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#SouthOfUnionSquare, the Birthplace of American Modernism: Peggy Bacon

South of Union Square, the Birthplace of American Modernism” is a series that explores how the area south of Union Square shaped some of the most influential American artists of the 20th century.

Peggy Bacon. Photo by Peter A. Juley & Son.

Throughout the 20th century, the area South of Union Square attracted painters, writers, publishers, and radical social organizations.  Art, politics, industry, commerce, the New York elite, and the working class collided to create an eclectic culture and built environment in this neighborhood that helped shift the center of the global art world to New York City. In addition to its namesake social realist art movement — the Fourteenth Street School — the neighborhood South of Union Square and its environs were host to a number of influential artists and movements, including Abstract Expressionism, the Ninth Street Five, and “The Club.” 

Peggy Bacon painted by Alexander Brook, 1939.

Peggy Bacon (May 2, 1895 – January 4, 1987) was one of many artists who moved to Greenwich Village and the neighborhood South of Union Square in the 1920s to be at the center of the American art world. After bouncing between numerous studios in the neighborhood, Bacon ultimately kept a studio at 20 East 13th Street, in Village Preservation’s proposed South of Union Square Historic District, from 1941 to 1961. Peggy Bacon is exceptionally well known for her witty drypoint illustrations that expertly satirized the New York art world and absurdity of New York street life, but she was also an accomplished painter, portraitist, lithographer, writer, and art educator.

20 East 13th Street circa 1940; 20 East 13th Street, 2022.
Peggy Bacon, Lady Artist, 1925. Etching on white wove paper. Brooklyn Museum.

Bacon moved to New York City in 1913 to study art. By 1915 she was taking classes at the Art Students League with leading neighborhood art world figures Kenneth Hayes Miller and John Sloan. While Bacon experimented with abstraction and modernism early in her training, she ultimately, like many other students from the League, found her niche in the realist style. Of her choice of subject matter, she told the Smithsonian Archives of American Art in 1973, “The thing that keeps any artist’s work alive and healthy is the constant observation and recording that should be part of his daily life like breath.”

Peggy Bacon, AESTHETIC PLEASURE, 1936. Drypoint.

Peggy Bacon’s career took off with her first solo show at Alfred Stieglitz’s Intimate Gallery in 1928. Following an exhibition of her portraits at the Downtown Gallery in 1931, Paul Rosenfeld wrote: “No one has brought a greater wit and penetration to caricature than she.” The next year, Holger Cahill claimed that Peggy Bacon “is the most talented of our caricaturists.” Bacon’s 1934 book of caricatures, Off With Their Heads, was funded by a Guggenheim Fellowship. In 1953, she was even nominated for an Edgar Award for the best first mystery novel by an American author, for The Inward Eye.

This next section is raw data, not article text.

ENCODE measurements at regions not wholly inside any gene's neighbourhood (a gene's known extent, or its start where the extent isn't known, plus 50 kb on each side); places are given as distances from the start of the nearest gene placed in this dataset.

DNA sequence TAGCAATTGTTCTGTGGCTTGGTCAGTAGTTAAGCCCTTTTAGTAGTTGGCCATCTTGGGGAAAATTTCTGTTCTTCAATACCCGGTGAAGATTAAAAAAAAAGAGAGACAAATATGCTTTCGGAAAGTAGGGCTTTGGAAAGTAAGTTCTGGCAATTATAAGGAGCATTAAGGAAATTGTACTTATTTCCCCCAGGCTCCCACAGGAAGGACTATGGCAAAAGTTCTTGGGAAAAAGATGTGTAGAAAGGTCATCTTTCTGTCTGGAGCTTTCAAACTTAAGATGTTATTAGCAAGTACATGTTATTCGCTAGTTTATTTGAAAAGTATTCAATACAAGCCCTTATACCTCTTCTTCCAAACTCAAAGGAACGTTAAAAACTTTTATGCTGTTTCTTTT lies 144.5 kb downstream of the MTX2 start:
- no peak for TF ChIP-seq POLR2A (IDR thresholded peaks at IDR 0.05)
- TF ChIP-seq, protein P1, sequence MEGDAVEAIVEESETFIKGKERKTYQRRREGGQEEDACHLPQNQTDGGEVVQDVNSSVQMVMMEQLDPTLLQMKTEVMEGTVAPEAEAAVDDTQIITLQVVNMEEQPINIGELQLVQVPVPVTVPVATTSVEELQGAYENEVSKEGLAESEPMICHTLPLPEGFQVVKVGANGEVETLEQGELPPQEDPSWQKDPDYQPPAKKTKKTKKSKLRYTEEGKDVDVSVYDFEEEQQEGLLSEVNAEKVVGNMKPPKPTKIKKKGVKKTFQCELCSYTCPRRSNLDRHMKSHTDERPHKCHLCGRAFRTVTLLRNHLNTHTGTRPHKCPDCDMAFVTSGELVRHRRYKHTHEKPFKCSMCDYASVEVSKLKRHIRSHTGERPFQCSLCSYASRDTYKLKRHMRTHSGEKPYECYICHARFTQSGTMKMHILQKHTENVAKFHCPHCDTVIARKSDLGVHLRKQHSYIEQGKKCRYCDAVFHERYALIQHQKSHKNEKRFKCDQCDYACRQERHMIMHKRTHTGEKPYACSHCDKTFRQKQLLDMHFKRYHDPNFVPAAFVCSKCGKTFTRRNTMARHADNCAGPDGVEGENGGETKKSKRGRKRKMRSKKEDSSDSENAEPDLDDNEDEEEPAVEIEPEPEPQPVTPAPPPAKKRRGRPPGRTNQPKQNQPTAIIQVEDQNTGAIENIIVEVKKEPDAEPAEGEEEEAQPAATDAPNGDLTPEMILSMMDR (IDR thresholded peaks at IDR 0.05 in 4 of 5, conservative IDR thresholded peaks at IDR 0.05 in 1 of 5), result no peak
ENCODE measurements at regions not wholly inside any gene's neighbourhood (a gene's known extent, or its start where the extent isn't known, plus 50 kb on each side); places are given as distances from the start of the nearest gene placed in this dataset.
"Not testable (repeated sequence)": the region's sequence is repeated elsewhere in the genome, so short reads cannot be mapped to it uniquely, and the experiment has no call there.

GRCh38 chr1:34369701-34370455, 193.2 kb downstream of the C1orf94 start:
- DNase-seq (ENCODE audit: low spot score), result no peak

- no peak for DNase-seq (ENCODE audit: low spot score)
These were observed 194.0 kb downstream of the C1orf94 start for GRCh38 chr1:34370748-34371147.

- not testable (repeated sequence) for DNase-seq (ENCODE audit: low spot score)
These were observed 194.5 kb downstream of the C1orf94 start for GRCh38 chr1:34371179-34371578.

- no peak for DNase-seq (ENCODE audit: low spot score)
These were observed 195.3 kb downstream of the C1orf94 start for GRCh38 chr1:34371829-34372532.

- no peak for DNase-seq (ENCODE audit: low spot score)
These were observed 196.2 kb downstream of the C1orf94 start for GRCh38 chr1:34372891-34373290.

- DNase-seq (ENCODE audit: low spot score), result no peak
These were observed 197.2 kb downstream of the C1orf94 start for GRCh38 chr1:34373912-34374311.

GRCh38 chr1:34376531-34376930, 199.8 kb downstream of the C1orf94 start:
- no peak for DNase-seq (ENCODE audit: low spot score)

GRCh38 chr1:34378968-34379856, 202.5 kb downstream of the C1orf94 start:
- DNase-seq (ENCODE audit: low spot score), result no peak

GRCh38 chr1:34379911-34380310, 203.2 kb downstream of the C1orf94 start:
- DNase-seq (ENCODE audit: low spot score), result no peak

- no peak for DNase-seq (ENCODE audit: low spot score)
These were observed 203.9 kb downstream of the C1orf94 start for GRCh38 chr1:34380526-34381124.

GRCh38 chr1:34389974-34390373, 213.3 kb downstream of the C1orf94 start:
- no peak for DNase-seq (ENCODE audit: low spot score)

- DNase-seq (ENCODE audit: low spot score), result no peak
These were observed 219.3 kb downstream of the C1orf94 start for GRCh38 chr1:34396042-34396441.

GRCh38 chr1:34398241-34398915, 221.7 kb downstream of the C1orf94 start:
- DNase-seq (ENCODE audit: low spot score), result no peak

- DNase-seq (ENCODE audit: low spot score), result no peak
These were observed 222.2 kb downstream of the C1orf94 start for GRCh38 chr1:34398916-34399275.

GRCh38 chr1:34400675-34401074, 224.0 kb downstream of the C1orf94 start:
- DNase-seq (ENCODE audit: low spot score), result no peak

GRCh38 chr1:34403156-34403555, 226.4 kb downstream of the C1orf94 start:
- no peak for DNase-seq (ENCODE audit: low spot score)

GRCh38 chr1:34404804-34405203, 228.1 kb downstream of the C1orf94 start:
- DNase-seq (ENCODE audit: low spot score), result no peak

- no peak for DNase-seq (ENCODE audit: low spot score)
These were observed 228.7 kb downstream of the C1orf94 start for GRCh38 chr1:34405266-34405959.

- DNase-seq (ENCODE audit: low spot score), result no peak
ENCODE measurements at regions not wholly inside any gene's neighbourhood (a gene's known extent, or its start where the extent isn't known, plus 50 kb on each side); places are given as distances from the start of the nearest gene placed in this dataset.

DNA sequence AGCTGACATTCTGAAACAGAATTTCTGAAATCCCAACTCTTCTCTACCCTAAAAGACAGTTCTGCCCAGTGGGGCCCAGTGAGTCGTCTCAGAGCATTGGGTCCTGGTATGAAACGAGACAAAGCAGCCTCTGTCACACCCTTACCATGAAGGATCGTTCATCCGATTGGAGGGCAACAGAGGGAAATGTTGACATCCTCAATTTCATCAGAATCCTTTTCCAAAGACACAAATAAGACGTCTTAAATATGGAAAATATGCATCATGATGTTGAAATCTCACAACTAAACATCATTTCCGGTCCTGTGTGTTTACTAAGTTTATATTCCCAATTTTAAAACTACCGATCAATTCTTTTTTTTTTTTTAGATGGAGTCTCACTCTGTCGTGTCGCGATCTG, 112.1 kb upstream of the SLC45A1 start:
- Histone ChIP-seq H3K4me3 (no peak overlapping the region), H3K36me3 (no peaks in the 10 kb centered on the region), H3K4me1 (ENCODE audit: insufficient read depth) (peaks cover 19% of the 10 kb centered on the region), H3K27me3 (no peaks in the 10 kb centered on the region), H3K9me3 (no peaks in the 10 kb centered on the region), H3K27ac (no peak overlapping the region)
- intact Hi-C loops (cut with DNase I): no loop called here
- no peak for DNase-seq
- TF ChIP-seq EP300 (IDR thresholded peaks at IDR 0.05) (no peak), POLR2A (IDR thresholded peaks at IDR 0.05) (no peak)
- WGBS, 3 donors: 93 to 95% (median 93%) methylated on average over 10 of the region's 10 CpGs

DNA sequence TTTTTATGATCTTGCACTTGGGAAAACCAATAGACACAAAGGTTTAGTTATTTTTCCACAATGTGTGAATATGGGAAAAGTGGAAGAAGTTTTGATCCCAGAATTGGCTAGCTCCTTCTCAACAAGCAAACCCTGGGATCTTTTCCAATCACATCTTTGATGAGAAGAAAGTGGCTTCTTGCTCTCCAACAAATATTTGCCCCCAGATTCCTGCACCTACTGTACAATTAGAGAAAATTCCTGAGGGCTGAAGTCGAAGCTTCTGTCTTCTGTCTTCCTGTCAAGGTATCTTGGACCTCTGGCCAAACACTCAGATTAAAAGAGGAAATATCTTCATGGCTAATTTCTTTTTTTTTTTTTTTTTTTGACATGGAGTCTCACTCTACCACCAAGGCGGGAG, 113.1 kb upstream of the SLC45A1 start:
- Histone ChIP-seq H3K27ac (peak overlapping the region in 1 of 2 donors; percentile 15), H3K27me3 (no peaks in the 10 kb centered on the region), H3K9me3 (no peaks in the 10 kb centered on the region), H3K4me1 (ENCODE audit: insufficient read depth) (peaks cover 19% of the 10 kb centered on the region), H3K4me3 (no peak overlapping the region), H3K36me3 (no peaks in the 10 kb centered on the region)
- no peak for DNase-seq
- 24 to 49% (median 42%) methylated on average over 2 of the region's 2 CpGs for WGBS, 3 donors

Off With Their Heads title page, Peggy Bacon.

Bacon’s career spanned over seven decades. In addition to her well-known drypoint drawings, she created paintings and prints, and wrote poetry and novels. She is known to many as the illustrator of more than sixty-four children’s books, including The Lionhearted Kitten (1927). Her sketches frequently appeared in publications like The New Yorker and Town and Country. Today, Bacon’s work is in the collections the Metropolitan Museum of Art, New York; the Whitney Museum, New York; the Museum of Modern Art, New York; the Guggenheim Museum, New York; and the Smithsonian American Art Museum, Washington DC, among others.

Peggy Bacon, The Chosen Few, 1972. Lithograph.

Village Preservation’s proposed South of Union Square Historic District was recently named one of 2022-2023’s “Seven to Save” — the biannual list of the most important endangered historic sites in New York State — by the Preservation League of New York State. This designation shines a spotlight on the incredibly valuable and varied architecture of this neighborhood, and its deep connections to civil rights and social justice history as well as transformative artistic, literary, and musical movements.

To learn more about the neighborhood, check out our new and frequently updated South of Union Square Map and Tours. We have received a series of extraordinary letters from individuals across the world expressing support for our campaign to create a historic district for the neighborhood South of Union Square. To help protect these incredible historic structures and other buildings in this neighborhood, click here.

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